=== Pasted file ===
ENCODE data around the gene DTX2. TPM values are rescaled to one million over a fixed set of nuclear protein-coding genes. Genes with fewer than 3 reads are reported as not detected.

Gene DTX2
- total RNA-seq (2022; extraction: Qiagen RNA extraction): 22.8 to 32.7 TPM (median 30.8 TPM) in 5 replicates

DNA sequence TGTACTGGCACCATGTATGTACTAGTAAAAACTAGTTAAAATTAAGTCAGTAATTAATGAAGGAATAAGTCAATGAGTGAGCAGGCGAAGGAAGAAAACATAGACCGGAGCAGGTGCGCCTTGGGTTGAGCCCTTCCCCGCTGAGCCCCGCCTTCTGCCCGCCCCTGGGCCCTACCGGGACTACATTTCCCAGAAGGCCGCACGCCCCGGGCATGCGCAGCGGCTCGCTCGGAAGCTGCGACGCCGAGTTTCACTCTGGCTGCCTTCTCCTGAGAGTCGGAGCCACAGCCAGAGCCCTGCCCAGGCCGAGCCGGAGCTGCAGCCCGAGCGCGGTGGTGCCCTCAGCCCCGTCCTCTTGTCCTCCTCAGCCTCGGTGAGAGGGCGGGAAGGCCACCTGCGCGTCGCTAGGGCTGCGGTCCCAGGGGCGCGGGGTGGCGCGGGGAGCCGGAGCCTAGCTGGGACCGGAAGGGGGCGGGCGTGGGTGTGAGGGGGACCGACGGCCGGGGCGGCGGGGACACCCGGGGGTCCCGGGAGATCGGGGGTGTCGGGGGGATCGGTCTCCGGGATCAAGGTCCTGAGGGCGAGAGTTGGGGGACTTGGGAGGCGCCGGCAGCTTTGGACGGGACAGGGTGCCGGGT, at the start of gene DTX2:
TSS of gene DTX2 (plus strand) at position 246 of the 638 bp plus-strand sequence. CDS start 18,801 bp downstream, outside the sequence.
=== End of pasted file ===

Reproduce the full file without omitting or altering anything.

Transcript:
ENCODE data around the gene DTX2. TPM values are rescaled to one million over a fixed set of nuclear protein-coding genes. Genes with fewer than 3 reads are reported as not detected.

Gene DTX2
- total RNA-seq (2022; extraction: Qiagen RNA extraction): 22.8 to 32.7 TPM (median 30.8 TPM) in 5 replicates

DNA sequence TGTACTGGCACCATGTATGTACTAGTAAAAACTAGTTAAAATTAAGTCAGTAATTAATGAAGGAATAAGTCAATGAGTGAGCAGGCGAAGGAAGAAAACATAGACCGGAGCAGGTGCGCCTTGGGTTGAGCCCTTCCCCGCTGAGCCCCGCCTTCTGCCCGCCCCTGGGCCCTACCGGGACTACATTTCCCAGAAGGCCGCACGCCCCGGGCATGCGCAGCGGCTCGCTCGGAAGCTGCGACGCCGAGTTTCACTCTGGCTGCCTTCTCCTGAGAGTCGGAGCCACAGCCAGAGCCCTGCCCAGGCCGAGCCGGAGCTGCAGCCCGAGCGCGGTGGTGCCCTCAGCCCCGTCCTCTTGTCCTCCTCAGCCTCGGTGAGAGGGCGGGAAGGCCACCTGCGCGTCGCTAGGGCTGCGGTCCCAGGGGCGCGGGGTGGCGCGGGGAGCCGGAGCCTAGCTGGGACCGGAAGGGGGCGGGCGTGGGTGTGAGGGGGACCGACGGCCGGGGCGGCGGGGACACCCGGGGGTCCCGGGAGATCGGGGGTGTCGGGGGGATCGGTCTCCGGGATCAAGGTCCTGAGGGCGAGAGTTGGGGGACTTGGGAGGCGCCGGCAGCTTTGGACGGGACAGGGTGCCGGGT, at the start of gene DTX2:
TSS of gene DTX2 (plus strand) at position 246 of the 638 bp plus-strand sequence. CDS start 18,801 bp downstream, outside the sequence.